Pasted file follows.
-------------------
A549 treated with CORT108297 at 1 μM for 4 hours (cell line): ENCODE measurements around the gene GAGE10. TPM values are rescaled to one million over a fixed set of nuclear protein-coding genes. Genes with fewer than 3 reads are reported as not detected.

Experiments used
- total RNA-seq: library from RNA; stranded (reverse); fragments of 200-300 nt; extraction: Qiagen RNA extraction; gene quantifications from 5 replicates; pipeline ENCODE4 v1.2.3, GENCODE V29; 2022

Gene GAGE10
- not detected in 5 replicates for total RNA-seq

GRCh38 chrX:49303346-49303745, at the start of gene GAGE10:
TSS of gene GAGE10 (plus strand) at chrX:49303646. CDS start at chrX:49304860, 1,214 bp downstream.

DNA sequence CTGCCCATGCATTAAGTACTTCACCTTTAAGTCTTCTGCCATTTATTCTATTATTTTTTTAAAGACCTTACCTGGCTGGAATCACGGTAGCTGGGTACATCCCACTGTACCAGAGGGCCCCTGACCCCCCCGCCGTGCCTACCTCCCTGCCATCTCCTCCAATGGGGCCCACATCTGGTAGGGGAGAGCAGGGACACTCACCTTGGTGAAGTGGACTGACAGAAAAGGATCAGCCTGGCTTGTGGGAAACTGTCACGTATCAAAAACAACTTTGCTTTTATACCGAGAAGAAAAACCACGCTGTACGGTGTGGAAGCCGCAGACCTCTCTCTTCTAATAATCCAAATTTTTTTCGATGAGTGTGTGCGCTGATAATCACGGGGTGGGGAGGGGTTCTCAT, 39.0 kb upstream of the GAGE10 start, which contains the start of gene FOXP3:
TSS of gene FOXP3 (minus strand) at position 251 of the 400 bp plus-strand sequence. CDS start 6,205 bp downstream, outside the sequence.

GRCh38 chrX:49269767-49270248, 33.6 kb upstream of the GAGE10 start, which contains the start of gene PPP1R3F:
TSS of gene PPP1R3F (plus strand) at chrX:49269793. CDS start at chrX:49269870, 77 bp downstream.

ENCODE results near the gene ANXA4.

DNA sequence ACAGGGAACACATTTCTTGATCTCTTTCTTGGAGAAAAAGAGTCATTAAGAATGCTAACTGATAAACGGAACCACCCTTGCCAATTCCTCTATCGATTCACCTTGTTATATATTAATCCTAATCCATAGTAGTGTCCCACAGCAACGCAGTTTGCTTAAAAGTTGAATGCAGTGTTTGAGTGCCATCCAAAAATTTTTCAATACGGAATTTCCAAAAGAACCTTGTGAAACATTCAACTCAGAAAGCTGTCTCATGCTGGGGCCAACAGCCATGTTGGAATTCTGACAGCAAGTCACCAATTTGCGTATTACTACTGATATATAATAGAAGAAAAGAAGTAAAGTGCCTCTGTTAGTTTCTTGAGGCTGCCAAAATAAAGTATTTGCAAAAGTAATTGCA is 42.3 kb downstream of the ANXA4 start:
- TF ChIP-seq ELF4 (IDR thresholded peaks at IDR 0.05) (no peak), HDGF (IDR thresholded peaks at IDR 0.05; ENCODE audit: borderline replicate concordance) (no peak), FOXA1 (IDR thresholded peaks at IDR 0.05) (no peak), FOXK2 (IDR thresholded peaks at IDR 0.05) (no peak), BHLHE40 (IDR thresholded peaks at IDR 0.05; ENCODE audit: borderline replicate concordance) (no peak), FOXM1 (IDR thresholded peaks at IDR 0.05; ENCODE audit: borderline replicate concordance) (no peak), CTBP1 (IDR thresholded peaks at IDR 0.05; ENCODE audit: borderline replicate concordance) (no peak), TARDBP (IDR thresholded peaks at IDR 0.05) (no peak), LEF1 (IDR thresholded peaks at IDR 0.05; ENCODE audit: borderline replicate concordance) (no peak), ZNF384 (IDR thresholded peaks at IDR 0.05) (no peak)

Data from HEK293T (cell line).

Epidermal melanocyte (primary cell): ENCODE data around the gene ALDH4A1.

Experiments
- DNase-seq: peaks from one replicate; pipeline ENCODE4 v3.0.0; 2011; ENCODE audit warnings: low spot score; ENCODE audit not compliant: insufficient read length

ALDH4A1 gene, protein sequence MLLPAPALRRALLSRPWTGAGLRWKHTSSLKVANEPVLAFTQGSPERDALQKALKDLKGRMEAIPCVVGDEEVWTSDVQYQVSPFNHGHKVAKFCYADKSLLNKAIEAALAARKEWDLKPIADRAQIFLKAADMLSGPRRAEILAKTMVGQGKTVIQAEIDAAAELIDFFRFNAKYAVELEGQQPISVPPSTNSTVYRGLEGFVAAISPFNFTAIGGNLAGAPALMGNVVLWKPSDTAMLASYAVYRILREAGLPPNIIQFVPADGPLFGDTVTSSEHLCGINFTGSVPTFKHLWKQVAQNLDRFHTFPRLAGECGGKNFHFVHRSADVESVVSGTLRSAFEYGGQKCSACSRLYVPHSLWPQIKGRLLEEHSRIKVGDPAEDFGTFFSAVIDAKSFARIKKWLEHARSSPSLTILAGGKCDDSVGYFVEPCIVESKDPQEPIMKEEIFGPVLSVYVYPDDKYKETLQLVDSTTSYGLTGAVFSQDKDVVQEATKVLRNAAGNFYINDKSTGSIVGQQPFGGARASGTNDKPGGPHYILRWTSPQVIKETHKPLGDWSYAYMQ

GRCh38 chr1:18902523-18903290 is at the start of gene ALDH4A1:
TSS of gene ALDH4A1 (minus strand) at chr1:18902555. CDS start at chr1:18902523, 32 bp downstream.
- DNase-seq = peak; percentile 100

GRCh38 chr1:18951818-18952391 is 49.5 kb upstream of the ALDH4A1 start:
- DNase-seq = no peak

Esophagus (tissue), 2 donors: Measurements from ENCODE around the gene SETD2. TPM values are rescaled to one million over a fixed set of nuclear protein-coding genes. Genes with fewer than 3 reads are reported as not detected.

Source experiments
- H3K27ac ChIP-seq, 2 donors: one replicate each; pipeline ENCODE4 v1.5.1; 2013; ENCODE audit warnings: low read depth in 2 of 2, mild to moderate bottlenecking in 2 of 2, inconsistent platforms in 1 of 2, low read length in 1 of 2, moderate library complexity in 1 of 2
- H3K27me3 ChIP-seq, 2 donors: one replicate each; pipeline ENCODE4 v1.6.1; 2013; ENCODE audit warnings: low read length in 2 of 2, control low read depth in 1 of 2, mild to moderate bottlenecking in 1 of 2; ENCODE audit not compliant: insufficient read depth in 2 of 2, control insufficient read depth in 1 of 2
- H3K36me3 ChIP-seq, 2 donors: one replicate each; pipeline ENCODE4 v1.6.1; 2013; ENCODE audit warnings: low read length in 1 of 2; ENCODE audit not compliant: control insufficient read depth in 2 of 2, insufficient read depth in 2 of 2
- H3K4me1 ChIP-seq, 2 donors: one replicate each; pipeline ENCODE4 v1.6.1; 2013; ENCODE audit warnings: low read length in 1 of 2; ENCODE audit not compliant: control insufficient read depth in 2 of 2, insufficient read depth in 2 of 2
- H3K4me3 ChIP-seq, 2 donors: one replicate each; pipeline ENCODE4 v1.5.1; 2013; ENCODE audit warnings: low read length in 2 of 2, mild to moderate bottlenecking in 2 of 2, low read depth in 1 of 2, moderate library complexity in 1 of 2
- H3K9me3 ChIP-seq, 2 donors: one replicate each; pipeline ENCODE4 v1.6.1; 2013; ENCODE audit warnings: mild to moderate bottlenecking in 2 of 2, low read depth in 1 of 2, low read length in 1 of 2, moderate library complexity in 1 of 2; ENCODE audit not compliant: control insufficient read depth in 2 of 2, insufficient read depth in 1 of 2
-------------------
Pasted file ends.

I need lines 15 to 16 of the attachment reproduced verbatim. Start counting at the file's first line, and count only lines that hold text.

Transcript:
Data from HEK293T (cell line).

Epidermal melanocyte (primary cell): ENCODE data around the gene ALDH4A1.